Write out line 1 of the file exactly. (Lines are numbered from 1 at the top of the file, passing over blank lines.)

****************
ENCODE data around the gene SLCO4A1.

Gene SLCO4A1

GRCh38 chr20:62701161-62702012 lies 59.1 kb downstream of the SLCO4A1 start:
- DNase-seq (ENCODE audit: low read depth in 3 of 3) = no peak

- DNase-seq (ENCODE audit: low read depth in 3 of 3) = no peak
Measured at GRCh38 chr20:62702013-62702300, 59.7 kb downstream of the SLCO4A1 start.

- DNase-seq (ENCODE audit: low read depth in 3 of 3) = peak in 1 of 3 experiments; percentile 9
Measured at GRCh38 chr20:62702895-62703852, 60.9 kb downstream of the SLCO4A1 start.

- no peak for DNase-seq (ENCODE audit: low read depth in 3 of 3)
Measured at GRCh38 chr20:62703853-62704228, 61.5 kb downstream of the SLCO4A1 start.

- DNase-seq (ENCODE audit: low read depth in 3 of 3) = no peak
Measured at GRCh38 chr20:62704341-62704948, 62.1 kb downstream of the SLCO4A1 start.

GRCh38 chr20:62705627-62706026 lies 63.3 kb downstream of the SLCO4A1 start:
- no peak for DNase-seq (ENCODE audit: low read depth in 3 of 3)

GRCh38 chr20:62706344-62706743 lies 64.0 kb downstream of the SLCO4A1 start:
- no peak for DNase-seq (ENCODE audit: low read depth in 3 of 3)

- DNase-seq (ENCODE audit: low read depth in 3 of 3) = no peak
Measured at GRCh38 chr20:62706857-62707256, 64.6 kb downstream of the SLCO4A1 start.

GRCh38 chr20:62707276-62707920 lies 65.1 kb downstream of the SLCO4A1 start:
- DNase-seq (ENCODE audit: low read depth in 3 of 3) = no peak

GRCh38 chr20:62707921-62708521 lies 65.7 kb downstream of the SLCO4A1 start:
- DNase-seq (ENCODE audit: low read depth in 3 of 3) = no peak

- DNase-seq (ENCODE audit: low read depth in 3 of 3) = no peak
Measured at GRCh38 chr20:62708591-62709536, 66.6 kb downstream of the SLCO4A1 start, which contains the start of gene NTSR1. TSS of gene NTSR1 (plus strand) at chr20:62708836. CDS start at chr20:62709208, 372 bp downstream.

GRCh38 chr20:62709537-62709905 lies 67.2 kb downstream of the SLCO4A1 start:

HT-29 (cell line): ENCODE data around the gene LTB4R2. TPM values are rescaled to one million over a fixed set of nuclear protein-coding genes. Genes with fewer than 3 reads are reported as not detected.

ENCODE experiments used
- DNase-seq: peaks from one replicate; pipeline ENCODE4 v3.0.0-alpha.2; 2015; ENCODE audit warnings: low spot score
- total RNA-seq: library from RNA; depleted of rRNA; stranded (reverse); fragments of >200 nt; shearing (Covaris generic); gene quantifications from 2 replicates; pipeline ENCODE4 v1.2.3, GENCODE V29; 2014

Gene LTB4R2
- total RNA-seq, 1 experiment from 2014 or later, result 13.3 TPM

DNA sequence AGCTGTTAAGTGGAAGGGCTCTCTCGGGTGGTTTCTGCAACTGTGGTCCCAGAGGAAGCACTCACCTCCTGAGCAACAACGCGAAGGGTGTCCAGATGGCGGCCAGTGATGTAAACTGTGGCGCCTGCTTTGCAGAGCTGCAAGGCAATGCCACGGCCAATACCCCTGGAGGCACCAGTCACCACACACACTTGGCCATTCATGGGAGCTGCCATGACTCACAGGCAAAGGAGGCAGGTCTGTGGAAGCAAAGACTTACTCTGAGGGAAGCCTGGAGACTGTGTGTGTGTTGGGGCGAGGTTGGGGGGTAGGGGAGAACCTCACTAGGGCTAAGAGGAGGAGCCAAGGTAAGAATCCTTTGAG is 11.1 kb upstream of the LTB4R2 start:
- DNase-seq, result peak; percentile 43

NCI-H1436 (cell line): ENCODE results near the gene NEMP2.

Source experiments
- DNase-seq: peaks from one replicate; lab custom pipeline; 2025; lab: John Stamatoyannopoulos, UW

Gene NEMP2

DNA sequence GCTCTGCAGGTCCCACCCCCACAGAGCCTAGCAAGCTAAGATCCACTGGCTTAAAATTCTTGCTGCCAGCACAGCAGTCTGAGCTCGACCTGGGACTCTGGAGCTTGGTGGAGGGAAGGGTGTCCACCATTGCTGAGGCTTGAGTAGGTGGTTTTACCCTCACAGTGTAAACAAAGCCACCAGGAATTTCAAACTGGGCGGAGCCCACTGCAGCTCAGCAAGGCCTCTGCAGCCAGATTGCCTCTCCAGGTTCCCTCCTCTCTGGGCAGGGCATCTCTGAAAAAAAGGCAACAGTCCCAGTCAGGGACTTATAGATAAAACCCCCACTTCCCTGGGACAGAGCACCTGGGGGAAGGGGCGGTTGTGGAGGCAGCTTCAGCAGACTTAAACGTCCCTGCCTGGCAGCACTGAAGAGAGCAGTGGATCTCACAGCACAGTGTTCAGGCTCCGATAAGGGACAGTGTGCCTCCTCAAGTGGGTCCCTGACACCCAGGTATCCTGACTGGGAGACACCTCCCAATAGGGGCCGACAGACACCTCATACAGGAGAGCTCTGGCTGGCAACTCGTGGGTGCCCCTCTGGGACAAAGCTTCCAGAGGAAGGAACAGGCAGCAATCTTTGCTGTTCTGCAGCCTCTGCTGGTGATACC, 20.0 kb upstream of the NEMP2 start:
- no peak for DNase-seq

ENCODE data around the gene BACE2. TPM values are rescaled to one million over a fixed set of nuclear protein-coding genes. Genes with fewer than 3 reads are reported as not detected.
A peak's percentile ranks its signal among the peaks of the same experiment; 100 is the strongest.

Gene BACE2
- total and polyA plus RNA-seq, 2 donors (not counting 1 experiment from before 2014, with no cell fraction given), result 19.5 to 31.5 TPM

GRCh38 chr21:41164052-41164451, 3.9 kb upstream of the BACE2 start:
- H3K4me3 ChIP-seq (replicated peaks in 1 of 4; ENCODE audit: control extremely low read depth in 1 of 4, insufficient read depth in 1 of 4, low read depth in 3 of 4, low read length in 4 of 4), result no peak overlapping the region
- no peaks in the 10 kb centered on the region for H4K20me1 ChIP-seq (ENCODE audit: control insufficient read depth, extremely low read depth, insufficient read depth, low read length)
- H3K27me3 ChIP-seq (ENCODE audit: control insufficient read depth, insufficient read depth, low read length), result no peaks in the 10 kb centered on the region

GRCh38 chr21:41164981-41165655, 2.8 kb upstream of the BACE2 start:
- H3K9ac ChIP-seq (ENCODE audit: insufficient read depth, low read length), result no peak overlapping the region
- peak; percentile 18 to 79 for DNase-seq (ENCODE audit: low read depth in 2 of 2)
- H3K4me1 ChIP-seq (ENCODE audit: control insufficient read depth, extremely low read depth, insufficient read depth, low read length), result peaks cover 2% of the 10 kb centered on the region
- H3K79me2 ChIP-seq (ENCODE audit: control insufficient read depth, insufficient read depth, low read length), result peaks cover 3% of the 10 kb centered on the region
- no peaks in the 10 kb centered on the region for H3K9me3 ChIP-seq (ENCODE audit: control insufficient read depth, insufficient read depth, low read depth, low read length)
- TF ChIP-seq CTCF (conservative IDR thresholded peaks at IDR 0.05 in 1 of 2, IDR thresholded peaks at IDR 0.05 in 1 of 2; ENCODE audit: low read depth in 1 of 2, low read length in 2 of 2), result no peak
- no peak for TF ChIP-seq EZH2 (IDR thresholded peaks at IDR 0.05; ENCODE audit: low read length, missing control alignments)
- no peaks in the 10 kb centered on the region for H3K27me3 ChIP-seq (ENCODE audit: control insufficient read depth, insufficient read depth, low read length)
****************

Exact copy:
ENCODE data around the gene SLCO4A1.